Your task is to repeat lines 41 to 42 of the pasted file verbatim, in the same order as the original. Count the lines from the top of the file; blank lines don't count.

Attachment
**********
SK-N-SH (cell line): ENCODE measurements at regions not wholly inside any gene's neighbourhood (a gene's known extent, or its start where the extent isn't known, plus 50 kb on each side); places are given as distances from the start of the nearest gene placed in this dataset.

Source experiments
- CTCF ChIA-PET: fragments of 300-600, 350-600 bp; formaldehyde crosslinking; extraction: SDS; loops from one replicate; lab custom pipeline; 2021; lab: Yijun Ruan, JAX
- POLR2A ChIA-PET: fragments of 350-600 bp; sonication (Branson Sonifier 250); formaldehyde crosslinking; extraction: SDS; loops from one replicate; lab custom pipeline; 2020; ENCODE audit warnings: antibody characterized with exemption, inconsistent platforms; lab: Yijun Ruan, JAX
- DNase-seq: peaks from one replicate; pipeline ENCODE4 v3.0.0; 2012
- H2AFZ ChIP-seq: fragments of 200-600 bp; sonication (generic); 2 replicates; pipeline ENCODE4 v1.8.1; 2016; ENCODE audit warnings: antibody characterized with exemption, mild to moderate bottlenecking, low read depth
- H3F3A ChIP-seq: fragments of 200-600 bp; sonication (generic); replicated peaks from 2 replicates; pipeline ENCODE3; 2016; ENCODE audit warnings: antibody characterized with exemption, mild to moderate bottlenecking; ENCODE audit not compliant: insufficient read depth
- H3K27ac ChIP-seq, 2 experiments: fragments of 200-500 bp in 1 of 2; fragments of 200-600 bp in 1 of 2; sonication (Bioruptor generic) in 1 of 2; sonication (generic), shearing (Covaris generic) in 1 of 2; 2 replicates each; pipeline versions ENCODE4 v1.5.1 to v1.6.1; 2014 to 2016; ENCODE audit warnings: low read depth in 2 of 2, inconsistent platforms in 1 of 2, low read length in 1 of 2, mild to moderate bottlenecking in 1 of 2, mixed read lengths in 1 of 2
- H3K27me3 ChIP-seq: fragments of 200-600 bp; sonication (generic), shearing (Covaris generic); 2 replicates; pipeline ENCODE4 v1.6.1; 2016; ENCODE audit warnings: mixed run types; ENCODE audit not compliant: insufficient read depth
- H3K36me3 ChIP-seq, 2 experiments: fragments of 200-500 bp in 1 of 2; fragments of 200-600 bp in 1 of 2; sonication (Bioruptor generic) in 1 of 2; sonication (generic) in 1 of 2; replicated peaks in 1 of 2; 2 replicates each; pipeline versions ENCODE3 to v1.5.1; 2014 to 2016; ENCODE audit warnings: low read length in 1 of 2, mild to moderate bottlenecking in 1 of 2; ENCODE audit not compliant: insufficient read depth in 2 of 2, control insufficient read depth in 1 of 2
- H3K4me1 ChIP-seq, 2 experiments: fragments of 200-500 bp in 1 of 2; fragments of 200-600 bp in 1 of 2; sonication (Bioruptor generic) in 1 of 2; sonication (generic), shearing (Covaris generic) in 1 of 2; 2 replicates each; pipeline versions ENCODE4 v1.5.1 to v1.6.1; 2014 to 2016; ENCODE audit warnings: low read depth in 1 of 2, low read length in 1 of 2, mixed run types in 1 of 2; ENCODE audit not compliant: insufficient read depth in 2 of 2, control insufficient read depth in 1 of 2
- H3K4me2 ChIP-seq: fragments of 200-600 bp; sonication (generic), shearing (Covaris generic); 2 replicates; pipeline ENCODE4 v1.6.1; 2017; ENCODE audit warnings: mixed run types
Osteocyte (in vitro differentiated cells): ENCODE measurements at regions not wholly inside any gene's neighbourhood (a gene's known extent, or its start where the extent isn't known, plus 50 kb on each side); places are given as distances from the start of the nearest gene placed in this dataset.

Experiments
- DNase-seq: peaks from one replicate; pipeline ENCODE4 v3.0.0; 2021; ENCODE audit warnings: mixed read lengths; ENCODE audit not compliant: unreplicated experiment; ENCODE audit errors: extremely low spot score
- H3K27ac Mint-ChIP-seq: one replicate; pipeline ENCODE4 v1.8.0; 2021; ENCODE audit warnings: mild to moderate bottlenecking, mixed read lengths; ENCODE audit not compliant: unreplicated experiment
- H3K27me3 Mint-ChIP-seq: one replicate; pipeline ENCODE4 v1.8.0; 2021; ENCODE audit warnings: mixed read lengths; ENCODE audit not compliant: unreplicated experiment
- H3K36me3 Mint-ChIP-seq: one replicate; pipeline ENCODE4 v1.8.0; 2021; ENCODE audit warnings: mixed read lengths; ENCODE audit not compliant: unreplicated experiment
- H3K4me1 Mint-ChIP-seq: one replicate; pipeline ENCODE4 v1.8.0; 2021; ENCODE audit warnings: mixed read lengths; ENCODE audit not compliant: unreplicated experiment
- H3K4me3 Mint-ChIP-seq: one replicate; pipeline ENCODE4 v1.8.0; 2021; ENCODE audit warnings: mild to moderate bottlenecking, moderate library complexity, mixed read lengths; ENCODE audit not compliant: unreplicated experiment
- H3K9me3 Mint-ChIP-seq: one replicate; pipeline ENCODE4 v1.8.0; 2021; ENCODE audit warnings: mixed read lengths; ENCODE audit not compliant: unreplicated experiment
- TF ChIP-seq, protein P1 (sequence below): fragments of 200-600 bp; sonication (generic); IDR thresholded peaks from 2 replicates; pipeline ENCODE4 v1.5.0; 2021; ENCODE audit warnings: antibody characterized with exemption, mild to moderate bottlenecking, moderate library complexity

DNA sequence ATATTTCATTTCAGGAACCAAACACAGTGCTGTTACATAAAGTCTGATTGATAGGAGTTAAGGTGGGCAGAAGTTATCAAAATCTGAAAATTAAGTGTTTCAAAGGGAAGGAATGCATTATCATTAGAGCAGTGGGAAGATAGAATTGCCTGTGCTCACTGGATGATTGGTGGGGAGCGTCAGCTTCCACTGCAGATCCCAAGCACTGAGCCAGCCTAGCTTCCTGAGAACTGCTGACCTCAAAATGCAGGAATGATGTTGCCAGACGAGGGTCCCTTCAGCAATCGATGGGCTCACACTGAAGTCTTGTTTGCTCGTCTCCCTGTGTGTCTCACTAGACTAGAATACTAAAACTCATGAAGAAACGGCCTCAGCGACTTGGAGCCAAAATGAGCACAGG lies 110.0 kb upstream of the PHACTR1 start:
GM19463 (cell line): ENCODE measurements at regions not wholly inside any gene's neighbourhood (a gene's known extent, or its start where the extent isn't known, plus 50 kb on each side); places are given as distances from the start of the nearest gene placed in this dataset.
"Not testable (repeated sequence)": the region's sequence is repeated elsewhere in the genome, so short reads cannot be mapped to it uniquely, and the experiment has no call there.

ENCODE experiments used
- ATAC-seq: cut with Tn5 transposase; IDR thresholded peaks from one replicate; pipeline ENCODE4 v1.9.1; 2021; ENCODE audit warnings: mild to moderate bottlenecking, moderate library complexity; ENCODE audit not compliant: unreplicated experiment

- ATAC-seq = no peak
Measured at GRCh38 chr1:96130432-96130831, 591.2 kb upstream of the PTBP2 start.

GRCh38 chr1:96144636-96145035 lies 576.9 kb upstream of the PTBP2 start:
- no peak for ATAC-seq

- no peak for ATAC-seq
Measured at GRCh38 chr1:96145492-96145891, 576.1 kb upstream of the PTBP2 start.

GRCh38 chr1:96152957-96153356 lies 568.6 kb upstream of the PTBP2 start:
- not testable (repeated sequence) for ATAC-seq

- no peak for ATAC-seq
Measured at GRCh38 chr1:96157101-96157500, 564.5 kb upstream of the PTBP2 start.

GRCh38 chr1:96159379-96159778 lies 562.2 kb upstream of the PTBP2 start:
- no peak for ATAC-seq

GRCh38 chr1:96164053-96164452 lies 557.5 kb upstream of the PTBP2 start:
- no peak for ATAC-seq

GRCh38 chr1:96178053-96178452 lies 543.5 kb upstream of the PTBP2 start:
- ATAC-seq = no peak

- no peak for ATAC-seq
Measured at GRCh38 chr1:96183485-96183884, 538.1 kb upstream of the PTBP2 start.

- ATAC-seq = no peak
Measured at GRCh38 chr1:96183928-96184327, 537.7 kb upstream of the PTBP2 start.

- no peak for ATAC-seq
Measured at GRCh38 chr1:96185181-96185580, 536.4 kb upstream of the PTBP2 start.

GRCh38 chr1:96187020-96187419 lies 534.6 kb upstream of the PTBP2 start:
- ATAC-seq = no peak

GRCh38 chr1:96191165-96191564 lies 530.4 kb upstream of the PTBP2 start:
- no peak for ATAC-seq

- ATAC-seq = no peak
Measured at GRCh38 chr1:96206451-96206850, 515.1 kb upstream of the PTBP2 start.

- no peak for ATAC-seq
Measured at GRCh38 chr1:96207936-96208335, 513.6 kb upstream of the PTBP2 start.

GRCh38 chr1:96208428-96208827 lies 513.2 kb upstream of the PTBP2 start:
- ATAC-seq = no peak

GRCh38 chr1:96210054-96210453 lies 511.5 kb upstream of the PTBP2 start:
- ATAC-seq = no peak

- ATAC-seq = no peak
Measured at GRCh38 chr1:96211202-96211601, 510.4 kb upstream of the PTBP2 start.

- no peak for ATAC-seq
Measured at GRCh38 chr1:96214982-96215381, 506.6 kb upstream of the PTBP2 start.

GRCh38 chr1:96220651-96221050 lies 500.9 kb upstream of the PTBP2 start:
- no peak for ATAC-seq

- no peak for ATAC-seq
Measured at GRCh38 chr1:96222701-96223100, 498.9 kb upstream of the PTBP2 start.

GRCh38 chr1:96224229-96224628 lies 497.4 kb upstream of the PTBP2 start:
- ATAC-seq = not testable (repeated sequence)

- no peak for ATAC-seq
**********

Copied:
- no peak for ATAC-seq

GRCh38 chr1:96178053-96178452 lies 543.5 kb upstream of the PTBP2 start: